Flannery met Dr. Owens as her patient after suffering multiple traumatic brain injuries in combat serving in Afghanistan. After trying, what seemed like, everything to overcome his trauma he attempted to take his own life in 2012. Soon after his failed suicide attempt he was approached by Reboot Recovery but, being an atheist at the time, was hesitant to enroll in a “faith-based” program. However, he was enticed by the two words that have the power to get just about anyone to do just about anything: “free food.” He quickly fell in love with Reboot’s mission and joined the team as an Outreach Coordinator in 2013.

Though Reboot is “faith-based”, both Flannery and Khan clarified that Reboot is for anyone suffering from trauma, regardless of their religious background or affiliations.

“If you’re broken, you’re welcome,” Flannery said.

Reboot Recovery

Reboot offers three main, twelve-week, courses held both virtually and in-person; Trauma REBOOT empowers everyday people from all walks of life to break free from the pain of the past, find renewed purpose and strength, and embrace a brighter future, REBOOT Combat Recovery helps veterans, active-duty military, and their families achieve breakthrough in their battle against service-related trauma, and REBOOT First Responders helps those within the law enforcement, fire, EMS, emergency communications, hospital emergency, and corrections communities heal from critical incident stress and trauma.

“We are not a substitute for mental health, we do not believe it’s one or the other. We believe essentially that the human being consists of the mind, the body, and the soul and, after trauma, if you really want to see someone healed, if you really want to see hope deployed, you have to address the mind, the body, and the soul,” Flannery told the Lynnwood Times. “There’s a lot of things we are not, but what we are is a course. There’s a curriculum, there’s homework, and there’s discussion.”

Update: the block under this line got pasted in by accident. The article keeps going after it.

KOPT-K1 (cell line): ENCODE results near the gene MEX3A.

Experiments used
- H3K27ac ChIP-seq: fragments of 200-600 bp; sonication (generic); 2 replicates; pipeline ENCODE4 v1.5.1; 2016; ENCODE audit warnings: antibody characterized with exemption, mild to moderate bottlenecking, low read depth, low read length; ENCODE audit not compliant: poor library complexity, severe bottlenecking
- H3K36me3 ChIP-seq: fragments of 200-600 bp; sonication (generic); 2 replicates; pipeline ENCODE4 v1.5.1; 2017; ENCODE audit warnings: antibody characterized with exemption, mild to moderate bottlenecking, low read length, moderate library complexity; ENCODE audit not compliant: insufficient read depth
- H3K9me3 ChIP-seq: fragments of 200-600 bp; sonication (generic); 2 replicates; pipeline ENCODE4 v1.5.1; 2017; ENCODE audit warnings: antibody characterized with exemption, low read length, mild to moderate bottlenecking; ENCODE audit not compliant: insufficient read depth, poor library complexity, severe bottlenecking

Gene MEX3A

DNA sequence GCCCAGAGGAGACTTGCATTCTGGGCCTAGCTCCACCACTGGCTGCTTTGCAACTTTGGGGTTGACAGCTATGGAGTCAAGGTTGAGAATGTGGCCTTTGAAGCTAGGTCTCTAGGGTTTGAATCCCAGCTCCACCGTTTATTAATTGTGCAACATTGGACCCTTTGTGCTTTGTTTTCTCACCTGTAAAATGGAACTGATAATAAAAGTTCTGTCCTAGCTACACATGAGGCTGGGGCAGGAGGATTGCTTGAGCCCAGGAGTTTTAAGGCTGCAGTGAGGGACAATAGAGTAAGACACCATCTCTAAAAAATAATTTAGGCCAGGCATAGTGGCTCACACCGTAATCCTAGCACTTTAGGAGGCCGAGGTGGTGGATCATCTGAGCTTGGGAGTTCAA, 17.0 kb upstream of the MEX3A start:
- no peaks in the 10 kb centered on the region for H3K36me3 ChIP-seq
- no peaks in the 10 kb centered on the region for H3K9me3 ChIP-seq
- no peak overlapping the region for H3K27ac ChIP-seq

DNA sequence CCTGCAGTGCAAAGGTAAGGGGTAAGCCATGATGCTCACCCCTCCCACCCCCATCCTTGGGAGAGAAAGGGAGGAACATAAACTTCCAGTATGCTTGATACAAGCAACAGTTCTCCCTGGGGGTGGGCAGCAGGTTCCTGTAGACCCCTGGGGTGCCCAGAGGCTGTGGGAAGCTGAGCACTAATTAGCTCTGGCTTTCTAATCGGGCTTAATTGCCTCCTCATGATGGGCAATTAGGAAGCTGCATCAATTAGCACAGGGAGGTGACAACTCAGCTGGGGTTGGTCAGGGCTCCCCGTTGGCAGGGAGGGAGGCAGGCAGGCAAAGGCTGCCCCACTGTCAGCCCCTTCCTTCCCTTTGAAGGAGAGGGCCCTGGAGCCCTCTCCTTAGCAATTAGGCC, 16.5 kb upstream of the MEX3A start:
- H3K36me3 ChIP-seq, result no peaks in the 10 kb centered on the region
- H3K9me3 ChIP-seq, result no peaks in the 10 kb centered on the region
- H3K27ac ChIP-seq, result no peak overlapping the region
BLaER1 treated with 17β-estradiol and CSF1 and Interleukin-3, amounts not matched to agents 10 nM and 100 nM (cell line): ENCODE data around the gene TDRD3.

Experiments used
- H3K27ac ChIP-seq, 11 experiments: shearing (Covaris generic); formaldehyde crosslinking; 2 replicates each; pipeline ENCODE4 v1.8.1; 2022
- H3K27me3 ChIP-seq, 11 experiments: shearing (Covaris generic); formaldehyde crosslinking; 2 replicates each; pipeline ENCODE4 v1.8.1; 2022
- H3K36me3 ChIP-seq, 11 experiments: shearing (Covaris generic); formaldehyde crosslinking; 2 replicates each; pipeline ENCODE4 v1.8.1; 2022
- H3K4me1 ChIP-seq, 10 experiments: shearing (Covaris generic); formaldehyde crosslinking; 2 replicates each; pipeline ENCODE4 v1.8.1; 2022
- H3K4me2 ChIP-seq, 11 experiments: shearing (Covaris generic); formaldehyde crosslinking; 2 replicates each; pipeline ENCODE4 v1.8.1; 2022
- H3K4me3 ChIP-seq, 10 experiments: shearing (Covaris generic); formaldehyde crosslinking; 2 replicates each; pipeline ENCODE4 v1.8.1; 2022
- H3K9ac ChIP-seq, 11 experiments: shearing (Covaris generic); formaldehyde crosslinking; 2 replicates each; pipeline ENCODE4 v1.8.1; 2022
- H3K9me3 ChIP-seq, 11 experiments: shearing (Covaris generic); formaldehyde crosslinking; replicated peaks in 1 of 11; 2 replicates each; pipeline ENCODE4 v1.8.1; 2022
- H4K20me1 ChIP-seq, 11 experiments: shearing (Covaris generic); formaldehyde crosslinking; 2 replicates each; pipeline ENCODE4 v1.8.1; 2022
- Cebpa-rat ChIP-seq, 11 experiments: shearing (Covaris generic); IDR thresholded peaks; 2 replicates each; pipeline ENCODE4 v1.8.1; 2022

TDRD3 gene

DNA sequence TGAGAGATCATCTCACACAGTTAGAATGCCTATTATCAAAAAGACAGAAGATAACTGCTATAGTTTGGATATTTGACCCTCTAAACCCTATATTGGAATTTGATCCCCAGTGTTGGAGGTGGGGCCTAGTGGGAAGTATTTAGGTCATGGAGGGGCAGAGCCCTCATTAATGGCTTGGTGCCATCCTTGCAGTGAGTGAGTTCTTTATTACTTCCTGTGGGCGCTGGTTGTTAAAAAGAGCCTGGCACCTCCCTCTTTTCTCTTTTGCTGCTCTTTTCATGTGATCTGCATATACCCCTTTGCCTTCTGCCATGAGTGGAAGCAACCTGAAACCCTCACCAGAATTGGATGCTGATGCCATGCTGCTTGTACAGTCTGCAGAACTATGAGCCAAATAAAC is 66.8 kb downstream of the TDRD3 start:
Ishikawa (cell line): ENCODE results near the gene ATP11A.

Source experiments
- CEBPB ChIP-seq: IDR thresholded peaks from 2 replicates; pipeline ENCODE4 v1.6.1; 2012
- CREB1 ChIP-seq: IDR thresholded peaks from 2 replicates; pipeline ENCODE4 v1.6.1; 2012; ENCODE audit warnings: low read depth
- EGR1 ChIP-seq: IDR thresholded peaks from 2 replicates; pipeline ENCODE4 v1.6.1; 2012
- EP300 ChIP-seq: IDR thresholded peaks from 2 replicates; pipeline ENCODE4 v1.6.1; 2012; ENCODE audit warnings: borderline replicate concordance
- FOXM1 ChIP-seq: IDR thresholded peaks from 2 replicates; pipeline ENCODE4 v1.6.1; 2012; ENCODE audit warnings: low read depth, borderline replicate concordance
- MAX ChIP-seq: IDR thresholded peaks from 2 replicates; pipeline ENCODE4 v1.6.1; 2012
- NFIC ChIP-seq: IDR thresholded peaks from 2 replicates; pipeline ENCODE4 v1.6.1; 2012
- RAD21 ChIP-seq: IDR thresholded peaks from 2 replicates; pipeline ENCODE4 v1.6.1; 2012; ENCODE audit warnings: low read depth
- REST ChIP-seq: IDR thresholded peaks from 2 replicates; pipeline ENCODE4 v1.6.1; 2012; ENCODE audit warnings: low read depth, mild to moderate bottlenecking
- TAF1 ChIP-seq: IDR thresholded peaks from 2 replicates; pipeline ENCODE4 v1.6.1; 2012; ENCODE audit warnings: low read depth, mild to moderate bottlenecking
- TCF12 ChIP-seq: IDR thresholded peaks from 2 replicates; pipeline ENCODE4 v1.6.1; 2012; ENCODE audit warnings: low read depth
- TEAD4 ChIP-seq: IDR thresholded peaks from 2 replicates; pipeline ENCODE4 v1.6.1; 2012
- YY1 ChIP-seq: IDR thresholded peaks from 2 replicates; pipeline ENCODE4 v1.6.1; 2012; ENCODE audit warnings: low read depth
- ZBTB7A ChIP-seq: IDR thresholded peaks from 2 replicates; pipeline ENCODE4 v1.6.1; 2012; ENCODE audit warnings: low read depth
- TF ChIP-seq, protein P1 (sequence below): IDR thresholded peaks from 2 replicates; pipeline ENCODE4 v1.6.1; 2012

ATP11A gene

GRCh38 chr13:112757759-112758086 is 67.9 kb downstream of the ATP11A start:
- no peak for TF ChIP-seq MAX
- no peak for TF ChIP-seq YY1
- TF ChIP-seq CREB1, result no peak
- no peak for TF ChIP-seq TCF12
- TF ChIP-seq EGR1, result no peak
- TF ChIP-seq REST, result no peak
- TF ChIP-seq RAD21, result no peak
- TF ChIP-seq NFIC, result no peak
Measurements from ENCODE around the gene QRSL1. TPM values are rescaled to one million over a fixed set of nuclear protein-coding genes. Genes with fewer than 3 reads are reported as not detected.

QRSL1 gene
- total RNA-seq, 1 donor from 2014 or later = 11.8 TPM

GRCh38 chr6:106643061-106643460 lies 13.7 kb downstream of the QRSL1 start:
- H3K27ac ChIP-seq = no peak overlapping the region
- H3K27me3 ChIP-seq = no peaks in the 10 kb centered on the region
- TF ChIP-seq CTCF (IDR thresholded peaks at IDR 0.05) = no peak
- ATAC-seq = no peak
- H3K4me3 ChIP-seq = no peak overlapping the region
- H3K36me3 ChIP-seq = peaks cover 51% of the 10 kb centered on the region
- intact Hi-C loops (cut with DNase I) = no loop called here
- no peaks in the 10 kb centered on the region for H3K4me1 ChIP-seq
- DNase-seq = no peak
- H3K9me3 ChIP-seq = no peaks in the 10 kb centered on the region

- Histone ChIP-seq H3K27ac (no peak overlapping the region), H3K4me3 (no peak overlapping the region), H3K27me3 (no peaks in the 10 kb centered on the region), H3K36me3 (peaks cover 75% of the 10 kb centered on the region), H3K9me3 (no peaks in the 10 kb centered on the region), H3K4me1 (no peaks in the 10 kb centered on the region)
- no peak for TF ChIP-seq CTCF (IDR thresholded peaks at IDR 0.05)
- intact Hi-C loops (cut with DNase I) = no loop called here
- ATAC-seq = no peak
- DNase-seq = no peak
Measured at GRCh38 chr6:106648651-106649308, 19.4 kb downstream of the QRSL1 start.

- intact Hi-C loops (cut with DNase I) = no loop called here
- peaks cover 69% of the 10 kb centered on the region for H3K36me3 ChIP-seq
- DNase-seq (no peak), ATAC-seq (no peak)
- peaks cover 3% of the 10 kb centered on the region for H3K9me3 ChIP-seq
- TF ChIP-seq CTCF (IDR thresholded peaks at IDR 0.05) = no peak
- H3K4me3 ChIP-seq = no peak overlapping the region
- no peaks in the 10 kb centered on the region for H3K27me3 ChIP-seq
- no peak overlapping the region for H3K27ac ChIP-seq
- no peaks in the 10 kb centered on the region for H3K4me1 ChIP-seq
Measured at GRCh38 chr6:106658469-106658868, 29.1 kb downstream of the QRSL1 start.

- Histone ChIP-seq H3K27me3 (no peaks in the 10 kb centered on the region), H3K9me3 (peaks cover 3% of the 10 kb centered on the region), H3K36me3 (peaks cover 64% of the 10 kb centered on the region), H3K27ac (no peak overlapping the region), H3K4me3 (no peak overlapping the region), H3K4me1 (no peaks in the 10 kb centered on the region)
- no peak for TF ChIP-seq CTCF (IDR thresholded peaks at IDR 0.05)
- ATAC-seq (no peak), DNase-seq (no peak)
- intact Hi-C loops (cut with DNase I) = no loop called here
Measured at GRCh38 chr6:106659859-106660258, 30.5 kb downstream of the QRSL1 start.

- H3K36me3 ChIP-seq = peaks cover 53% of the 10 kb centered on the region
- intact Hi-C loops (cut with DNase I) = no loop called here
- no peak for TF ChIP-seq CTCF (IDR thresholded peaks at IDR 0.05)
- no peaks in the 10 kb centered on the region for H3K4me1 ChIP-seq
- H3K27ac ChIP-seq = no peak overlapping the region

Lessons hit heavy questions like “do we have a soul”, “if we have a soul can it be wounded”, “if it can be wounded how can it be healed”, “if it can be healed by whom and how,” Flannery explained. After that, within the next few weeks, lessons deal with shame, regret, and guilt. The course ends with a graduation ceremony but it doesn’t end there. Reboot encourages their participants to engage in their communities, find local churches, and attend their quarterly check-in barbecues.

Reboot Recovery

“We equip people with the tools and resources necessary to be the change in their community knowing that that’s how we can really help people,” Flannery said. “The number one protector against suicide is authentic human relationship.”

While no date is currently set for the opening of Reboot’s newest facility in Marysville, Kathy Jo Kahn and her team are desperately looking for people to join their team. She urges anyone who may be interested to visit her website at rebootrecovery.com/ for more information. The Marysville location will be at the corner of State Avenue and 3rd Street.

Check out Reboot Recovery podcast at The REBOOT Recovery Show on Apple Podcasts.

Kienan Briscoe

Michael Kienan Briscoe (referred to by his middle name 'Kienan') has a BA in Journalism from Arizona State University and has worked as a freelancer for a variety of publications and organizations throughout New York City and Seattle. Journalism, to him, is one of the most important public tools to ensure an educated and aware society of events surrounding them. When he is not reporting he enjoys writing fiction and poetry, playing guitar, reading classic literature, and getting outdoors. He lives in Seattle with his two dogs.

Kienan Briscoe has 283 posts and counting. See all posts by Kienan Briscoe